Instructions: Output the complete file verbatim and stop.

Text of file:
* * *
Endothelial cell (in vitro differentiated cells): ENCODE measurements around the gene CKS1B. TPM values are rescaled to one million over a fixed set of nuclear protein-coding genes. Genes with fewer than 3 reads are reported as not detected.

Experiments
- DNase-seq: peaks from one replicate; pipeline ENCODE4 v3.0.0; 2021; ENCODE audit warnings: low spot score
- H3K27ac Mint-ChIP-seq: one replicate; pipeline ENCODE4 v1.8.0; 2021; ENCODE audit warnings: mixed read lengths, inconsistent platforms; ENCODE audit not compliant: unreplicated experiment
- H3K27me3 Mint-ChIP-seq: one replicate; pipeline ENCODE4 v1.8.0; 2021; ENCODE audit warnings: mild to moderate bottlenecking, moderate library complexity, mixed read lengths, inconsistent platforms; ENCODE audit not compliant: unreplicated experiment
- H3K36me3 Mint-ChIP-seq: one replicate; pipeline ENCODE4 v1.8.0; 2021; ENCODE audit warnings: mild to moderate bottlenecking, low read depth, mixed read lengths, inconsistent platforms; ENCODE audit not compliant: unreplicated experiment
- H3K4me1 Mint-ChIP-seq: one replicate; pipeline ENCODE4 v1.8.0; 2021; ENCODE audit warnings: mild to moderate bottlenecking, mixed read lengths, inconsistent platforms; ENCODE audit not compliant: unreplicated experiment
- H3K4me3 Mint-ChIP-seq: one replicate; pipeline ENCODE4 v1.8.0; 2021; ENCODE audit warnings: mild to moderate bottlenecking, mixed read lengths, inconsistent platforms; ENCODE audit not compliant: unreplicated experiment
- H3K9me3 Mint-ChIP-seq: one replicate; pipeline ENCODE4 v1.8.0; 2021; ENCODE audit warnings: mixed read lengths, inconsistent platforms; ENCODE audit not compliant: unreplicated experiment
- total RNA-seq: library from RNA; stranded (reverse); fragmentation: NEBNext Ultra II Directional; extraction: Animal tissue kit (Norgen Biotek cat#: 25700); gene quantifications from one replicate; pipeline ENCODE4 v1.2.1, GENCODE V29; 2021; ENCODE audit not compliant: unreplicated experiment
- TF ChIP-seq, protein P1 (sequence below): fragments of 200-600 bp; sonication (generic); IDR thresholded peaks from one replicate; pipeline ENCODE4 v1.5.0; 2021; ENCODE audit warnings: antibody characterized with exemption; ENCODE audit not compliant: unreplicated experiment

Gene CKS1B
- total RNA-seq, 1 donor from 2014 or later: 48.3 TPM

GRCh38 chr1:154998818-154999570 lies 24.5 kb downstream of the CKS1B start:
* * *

Endothelial cell (in vitro differentiated cells): ENCODE measurements around the gene CKS1B. TPM values are rescaled to one million over a fixed set of nuclear protein-coding genes. Genes with fewer than 3 reads are reported as not detected.

Experiments
- DNase-seq: peaks from one replicate; pipeline ENCODE4 v3.0.0; 2021; ENCODE audit warnings: low spot score
- H3K27ac Mint-ChIP-seq: one replicate; pipeline ENCODE4 v1.8.0; 2021; ENCODE audit warnings: mixed read lengths, inconsistent platforms; ENCODE audit not compliant: unreplicated experiment
- H3K27me3 Mint-ChIP-seq: one replicate; pipeline ENCODE4 v1.8.0; 2021; ENCODE audit warnings: mild to moderate bottlenecking, moderate library complexity, mixed read lengths, inconsistent platforms; ENCODE audit not compliant: unreplicated experiment
- H3K36me3 Mint-ChIP-seq: one replicate; pipeline ENCODE4 v1.8.0; 2021; ENCODE audit warnings: mild to moderate bottlenecking, low read depth, mixed read lengths, inconsistent platforms; ENCODE audit not compliant: unreplicated experiment
- H3K4me1 Mint-ChIP-seq: one replicate; pipeline ENCODE4 v1.8.0; 2021; ENCODE audit warnings: mild to moderate bottlenecking, mixed read lengths, inconsistent platforms; ENCODE audit not compliant: unreplicated experiment
- H3K4me3 Mint-ChIP-seq: one replicate; pipeline ENCODE4 v1.8.0; 2021; ENCODE audit warnings: mild to moderate bottlenecking, mixed read lengths, inconsistent platforms; ENCODE audit not compliant: unreplicated experiment
- H3K9me3 Mint-ChIP-seq: one replicate; pipeline ENCODE4 v1.8.0; 2021; ENCODE audit warnings: mixed read lengths, inconsistent platforms; ENCODE audit not compliant: unreplicated experiment
- total RNA-seq: library from RNA; stranded (reverse); fragmentation: NEBNext Ultra II Directional; extraction: Animal tissue kit (Norgen Biotek cat#: 25700); gene quantifications from one replicate; pipeline ENCODE4 v1.2.1, GENCODE V29; 2021; ENCODE audit not compliant: unreplicated experiment
- TF ChIP-seq, protein P1 (sequence below): fragments of 200-600 bp; sonication (generic); IDR thresholded peaks from one replicate; pipeline ENCODE4 v1.5.0; 2021; ENCODE audit warnings: antibody characterized with exemption; ENCODE audit not compliant: unreplicated experiment

Gene CKS1B
- total RNA-seq, 1 donor from 2014 or later: 48.3 TPM

GRCh38 chr1:154998818-154999570 lies 24.5 kb downstream of the CKS1B start: